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. Last Updated: 07/27/2016

Surgut Stock Slides Over Share Intrigue

Closely held Surgutneftegaz saw its stock fall 3.6 percent Thursday after it was reported that it controlled 37 percent of its own stock through a controversial circular ownership structure.

Vedomosti reported Thursday that the pension fund of Surgutneftegaz owned Leasing Production, which in turn owned about 42 percent, or some $20 billion, of Surgut's common shares. The oil firm announced Dec. 31 that it no longer owned Leasing Production, a limited liability company, but did not elaborate.

In a note to investors late Thursday, Alfa Bank cut its target price for Surgut by 19 percent and downgraded the shares to "sell," saying that the assets from Leasing Production had most likely been transferred back into Surgut's pension fund. Citibank also downgraded the stock to "hold." Surgut had risen by 1.5 percent earlier Thursday.

Surgut had maintained the circular ownership to hide its treasury shares, analysts said. Treasury shares are shares bought back by the company that issued them. At Surgut, these account for 42 percent of the company's stock, said Alfa bank chief strategist Chris Weafer. Other experts have claimed it was higher.

By law, a Russian company has one year to convert these shares into assets, either by selling them to make cash or using them to make acquisitions. Otherwise, the treasury shares must be canceled and their value divided up among the other shareholders.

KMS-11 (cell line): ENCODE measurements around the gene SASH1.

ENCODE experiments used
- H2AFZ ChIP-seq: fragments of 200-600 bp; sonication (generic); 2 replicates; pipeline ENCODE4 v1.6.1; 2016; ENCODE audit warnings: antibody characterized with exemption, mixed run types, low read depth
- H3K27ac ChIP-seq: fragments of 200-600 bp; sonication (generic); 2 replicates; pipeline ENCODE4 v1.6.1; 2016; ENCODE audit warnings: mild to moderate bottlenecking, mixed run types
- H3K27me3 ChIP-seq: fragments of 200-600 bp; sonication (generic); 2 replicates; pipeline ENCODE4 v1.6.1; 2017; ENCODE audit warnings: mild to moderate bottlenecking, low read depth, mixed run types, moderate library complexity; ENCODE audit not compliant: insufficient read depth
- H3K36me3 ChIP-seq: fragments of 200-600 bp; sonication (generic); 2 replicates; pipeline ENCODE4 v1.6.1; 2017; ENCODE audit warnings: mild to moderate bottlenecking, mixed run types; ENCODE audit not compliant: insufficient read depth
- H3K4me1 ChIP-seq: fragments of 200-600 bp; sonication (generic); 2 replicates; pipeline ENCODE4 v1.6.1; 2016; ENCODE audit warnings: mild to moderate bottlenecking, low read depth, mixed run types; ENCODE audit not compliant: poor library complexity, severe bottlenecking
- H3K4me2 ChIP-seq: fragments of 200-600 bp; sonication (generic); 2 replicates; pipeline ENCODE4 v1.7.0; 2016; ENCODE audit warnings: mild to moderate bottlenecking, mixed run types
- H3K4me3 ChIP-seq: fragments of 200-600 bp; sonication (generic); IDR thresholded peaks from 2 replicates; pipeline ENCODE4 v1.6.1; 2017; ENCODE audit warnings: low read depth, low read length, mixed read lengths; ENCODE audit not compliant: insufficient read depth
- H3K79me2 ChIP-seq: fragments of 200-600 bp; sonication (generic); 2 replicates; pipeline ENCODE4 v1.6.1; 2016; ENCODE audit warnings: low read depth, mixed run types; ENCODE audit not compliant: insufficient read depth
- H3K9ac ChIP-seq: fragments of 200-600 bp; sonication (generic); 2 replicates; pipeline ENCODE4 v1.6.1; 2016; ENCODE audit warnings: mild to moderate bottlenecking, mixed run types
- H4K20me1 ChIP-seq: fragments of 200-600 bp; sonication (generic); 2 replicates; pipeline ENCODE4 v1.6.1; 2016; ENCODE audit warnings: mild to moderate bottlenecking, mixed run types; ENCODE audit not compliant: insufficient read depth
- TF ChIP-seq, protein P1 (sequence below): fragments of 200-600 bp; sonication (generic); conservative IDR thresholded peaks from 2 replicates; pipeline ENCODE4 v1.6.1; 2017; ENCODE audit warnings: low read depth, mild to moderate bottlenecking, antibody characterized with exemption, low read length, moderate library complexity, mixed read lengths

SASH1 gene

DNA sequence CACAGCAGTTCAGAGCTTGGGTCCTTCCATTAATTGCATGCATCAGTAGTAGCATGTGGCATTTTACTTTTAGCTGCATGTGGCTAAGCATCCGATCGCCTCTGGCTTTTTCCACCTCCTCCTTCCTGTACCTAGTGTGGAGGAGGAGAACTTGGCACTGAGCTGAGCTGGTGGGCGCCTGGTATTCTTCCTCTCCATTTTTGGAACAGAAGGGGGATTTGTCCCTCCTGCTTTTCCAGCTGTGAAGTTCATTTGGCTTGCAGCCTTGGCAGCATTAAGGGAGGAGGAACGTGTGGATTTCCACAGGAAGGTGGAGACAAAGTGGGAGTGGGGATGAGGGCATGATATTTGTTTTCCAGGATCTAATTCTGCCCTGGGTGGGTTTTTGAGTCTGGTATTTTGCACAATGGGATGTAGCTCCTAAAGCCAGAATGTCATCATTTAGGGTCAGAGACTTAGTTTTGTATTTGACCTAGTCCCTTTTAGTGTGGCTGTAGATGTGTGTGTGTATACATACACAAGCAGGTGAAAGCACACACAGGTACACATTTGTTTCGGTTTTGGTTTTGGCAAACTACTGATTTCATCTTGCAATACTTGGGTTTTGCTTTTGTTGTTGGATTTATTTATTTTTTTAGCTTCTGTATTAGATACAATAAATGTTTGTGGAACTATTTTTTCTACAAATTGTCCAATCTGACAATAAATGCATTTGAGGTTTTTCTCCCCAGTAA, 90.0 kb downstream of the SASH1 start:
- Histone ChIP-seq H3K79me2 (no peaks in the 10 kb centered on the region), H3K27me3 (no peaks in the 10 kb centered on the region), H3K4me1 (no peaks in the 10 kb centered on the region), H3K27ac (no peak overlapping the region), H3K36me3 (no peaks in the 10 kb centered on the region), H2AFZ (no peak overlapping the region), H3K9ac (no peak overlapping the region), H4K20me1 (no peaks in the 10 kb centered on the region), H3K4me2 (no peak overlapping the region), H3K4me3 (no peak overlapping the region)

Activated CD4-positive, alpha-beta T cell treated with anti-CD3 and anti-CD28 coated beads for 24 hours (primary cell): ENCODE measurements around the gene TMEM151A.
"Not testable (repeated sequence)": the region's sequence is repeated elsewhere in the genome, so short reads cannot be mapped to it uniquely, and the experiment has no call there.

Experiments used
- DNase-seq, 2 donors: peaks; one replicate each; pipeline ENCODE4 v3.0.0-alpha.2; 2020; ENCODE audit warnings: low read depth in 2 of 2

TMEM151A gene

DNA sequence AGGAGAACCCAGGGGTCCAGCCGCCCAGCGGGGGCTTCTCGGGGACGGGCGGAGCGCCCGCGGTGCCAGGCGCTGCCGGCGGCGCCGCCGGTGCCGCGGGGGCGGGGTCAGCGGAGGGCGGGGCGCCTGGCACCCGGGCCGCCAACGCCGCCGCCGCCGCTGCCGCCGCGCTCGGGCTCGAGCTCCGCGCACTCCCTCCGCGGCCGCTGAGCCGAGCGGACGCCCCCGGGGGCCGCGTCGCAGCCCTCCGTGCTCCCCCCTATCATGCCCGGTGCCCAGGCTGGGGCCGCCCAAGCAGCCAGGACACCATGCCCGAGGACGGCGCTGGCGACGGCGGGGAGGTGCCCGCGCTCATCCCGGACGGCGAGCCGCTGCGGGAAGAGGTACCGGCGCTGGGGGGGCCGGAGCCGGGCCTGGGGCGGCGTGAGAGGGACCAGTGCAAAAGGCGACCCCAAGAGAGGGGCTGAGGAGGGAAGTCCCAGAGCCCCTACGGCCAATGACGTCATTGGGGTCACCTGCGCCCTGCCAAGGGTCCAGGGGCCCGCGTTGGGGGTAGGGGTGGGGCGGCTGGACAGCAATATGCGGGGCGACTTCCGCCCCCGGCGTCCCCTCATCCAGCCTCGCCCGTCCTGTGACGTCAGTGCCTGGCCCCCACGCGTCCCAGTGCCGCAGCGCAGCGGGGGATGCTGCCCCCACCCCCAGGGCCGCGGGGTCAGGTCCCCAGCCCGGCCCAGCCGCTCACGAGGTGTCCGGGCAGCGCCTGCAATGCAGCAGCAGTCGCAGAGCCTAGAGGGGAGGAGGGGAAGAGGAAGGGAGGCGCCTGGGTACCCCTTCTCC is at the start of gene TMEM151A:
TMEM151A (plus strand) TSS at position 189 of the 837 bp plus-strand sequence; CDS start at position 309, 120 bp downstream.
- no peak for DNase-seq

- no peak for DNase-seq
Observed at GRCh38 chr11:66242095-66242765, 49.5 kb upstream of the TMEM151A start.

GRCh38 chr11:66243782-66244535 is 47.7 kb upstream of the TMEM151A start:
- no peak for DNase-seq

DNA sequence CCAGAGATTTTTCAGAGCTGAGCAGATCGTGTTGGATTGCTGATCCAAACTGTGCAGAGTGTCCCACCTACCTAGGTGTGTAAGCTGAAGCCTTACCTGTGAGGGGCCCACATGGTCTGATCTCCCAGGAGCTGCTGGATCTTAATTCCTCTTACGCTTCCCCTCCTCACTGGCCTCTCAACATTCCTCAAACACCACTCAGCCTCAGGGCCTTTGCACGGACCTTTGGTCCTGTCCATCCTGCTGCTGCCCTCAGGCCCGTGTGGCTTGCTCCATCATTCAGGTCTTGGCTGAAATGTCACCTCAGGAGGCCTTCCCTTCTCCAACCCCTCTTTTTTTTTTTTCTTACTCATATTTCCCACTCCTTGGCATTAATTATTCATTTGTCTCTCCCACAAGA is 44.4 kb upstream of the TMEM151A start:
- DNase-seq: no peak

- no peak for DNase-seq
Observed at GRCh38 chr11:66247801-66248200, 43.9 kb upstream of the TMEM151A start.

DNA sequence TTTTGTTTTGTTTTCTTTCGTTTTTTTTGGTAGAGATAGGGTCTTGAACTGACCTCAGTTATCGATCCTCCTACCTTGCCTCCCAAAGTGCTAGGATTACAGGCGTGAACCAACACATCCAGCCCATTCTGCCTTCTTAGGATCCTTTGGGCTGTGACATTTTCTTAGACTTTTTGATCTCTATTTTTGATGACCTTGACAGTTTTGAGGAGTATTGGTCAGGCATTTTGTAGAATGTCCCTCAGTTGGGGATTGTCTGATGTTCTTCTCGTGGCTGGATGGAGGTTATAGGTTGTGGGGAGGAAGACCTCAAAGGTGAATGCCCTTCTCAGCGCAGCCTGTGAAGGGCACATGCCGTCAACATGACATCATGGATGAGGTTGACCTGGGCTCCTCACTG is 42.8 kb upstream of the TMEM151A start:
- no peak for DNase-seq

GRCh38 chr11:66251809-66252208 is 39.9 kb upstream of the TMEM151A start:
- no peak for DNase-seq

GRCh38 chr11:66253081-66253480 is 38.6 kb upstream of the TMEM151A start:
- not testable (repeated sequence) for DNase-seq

For Surgut, "this time period passed some years ago," Weafer said.

Currently, free-floating shares account for 35 percent, or about $17 billion, of Surgut, Alfa Bank said. If the treasury shares are canceled, then the value of free-floating shares will more than double. Control of the company would then be turned over to the minority shareholders, who would own more than 70 percent of the company, pushing the Kremlin-friendly management out.

But moving the assets from Leasing Production to its pension fund would protect the treasury shares from being canceled, Weafer said.

Investor funds Hermitage Capital Management, Prosperity Capital Management and Firebird Management, together with the Russian Investor Protection Association, have been fighting a legal battle since 2004 to have the treasury shares canceled. In early 2005, the Supreme Arbitration Court rejected their appeal, as did the Constitutional Court later that year.

Hermitage CEO William Browder has been denied a Russian visa since November 2005, in what some have seen as a move connected with Hermitage's campaigns for shareholders' rights.

Spokesmen for the three funds and the investor association were either unavailable or declined to comment on the case Thursday. A spokeswoman at Surgut also declined to comment.

Surgut subsidiaries could have owned so much of the company's stock as a way of keeping the management structure opaque and avoiding possible takeovers, analysts said.

State oil firm Rosneft has reportedly been planning a takeover of the company, Deutsche UFG said in a note to investors last month.